Journalists should be careful when writing about an individual, as they most definitely have the right to defend themselves. So the trick is to offer criticism when it is due but to refrain from unfair comments. In this case, quoting a racist remark should never result in drafting a similarly derogative response but to state the facts and nothing but.
Regardless as to whether one agrees with such a decision or not and despite grave concern for the food and beverage sector, in general, asking whether such a move is justified just when people have started going out more regularly to savor just a little bit of an otherwise tough season, one thing must be made absolutely non-negotiable:
By singling out "foreign" and "hippie" parts of society and blaming them for a spread of COVID-19 at establishments perhaps managed and/or owned by the international community is nothing but cheap propaganda paired with xenophobia.
The word "hippies" or "hipsters" could easily be replaced by the word "gypsies" and so on and so forth and is a term that has often been used in a negative sense in the past by far-right politicians. Ischia’s analysis, if it merits that description, is thus not only illogical but could be interpreted as inciting hatred.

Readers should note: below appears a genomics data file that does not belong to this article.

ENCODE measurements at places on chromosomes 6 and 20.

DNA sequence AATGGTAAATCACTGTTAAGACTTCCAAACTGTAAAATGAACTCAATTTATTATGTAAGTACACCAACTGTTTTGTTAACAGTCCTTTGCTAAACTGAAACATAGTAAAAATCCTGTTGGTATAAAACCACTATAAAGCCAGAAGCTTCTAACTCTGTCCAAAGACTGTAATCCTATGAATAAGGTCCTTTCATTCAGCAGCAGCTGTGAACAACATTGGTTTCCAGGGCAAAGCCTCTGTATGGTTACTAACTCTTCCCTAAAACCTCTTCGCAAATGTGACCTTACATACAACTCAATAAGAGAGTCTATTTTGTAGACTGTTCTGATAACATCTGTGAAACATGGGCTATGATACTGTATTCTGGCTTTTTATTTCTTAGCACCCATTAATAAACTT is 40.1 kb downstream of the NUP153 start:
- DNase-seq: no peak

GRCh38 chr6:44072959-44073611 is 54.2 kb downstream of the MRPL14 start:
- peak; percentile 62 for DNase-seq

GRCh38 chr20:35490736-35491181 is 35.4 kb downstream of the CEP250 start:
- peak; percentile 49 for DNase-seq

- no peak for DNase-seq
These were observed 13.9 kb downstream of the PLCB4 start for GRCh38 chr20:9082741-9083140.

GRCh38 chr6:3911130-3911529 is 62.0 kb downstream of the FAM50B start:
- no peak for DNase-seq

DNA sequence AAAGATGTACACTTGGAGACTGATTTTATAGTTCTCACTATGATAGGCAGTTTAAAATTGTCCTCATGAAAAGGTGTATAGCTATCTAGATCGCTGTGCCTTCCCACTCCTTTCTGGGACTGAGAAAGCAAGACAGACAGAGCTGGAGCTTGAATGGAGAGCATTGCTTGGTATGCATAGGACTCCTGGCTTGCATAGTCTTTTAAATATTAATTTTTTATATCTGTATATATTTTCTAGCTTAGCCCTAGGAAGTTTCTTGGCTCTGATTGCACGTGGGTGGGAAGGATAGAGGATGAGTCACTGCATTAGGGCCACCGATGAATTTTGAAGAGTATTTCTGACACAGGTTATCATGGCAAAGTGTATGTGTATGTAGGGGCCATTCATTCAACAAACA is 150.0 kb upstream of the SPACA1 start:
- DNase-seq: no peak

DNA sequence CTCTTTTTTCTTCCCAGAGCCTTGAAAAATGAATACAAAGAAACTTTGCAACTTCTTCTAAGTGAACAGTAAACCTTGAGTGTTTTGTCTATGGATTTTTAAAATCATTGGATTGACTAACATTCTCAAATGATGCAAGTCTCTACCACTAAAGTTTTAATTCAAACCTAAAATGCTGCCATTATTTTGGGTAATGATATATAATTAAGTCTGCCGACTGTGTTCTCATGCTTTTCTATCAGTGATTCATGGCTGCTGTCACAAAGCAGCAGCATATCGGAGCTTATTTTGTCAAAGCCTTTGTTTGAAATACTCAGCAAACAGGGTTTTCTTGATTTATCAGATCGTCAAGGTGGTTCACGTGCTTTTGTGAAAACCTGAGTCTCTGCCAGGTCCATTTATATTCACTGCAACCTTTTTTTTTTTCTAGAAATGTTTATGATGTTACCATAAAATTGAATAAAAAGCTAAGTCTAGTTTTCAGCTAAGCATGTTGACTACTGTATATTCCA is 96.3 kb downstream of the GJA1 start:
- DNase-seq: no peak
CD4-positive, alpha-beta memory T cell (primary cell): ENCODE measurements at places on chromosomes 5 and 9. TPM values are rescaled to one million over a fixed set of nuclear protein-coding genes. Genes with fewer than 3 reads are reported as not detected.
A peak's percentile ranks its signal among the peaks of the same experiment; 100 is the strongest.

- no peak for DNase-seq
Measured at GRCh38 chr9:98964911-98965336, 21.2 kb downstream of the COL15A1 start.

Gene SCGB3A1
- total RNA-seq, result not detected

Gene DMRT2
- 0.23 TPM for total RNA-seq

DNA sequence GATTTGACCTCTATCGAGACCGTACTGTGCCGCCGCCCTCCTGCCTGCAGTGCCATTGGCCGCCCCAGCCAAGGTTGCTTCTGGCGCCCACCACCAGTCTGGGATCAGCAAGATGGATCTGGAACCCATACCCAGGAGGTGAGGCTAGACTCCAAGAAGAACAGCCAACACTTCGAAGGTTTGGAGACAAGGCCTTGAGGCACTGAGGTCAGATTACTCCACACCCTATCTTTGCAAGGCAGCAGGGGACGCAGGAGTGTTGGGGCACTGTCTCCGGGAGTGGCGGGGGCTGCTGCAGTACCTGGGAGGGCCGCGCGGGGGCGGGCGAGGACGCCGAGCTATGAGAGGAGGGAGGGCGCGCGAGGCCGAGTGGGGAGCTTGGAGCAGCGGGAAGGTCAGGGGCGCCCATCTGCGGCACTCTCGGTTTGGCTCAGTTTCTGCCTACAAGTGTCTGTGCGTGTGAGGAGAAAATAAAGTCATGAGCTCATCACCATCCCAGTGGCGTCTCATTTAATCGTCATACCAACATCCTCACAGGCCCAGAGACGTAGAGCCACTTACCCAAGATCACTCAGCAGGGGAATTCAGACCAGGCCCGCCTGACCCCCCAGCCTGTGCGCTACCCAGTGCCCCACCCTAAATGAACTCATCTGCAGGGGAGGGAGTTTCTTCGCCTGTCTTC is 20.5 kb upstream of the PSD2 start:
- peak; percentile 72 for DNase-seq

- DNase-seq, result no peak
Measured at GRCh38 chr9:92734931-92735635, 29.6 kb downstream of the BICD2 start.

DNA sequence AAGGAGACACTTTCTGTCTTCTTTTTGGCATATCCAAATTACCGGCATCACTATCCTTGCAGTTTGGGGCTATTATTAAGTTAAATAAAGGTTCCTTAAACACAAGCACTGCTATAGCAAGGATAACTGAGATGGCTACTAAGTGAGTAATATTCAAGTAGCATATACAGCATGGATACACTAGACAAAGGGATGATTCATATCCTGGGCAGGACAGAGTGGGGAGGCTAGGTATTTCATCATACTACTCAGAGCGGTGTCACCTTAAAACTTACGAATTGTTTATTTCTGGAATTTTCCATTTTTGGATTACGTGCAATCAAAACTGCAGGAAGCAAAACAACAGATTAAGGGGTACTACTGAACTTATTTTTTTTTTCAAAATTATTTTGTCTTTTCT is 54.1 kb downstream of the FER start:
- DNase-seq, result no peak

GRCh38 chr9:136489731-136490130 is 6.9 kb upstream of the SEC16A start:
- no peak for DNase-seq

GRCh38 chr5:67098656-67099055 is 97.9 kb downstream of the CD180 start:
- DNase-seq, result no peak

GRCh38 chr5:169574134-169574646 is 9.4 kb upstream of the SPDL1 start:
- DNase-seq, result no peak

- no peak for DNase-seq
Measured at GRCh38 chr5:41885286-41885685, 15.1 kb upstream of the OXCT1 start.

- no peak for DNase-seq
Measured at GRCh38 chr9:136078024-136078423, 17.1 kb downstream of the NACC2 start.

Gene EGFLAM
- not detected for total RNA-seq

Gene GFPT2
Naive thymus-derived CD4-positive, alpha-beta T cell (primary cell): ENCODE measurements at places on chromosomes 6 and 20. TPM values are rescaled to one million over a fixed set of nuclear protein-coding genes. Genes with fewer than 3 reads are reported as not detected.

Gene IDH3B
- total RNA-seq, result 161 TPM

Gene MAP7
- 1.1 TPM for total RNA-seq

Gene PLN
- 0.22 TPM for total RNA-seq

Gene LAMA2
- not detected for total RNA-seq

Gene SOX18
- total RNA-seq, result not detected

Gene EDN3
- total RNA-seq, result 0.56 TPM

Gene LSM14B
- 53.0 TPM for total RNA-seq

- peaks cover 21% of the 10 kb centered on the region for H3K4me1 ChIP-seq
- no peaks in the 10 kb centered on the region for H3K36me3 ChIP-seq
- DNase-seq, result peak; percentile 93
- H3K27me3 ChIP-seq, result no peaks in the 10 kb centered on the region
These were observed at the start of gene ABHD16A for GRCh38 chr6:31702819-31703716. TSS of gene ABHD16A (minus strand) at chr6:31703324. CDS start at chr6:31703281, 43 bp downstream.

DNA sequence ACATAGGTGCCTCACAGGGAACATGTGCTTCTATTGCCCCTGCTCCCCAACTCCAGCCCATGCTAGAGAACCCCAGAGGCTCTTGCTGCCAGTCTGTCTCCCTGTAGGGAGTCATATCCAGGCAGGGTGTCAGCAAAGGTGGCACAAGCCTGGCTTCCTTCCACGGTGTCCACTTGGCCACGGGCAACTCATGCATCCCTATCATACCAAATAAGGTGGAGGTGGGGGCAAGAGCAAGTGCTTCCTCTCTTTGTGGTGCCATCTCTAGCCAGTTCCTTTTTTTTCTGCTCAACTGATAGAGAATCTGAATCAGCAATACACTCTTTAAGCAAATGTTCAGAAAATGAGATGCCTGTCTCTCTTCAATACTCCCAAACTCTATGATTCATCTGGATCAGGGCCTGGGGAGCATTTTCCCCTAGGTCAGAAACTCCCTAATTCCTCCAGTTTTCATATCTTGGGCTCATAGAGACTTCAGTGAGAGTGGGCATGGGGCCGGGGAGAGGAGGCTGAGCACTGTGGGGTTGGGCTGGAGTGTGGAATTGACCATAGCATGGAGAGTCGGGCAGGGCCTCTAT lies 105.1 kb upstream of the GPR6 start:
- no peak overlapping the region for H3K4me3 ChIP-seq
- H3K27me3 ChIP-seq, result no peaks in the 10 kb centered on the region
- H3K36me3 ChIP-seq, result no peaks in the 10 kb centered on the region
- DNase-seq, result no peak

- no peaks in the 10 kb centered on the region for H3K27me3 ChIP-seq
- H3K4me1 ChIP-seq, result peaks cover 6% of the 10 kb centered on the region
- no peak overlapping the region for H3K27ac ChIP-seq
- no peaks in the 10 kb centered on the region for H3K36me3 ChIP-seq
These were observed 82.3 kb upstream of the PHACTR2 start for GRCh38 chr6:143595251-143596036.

Even more shocking is that the former district chairman seems to have found the cure to the coronavirus problem in that it is only when Turkish, Somalian and Yugoslav citizens come together that the virus can spread.
Needless to say, with all modesty, that his understanding of geography seems somewhat blurred given that Yugoslavia as a country has not existed for 30 years. More troubling, however, is his use of the derogatory term "Jugo," referring to those of Yugoslav descent (basically meaning everyone whose family originally hails from the Balkans).
Are you perhaps of Turkish, Somalian or Balkan origin? In that case, better move someplace else, or at least close your businesses, as you are all super virus-spreaders, to sum up Ischia’s comments, or at least to interpret how respected members of those vital local communities feel when reading them.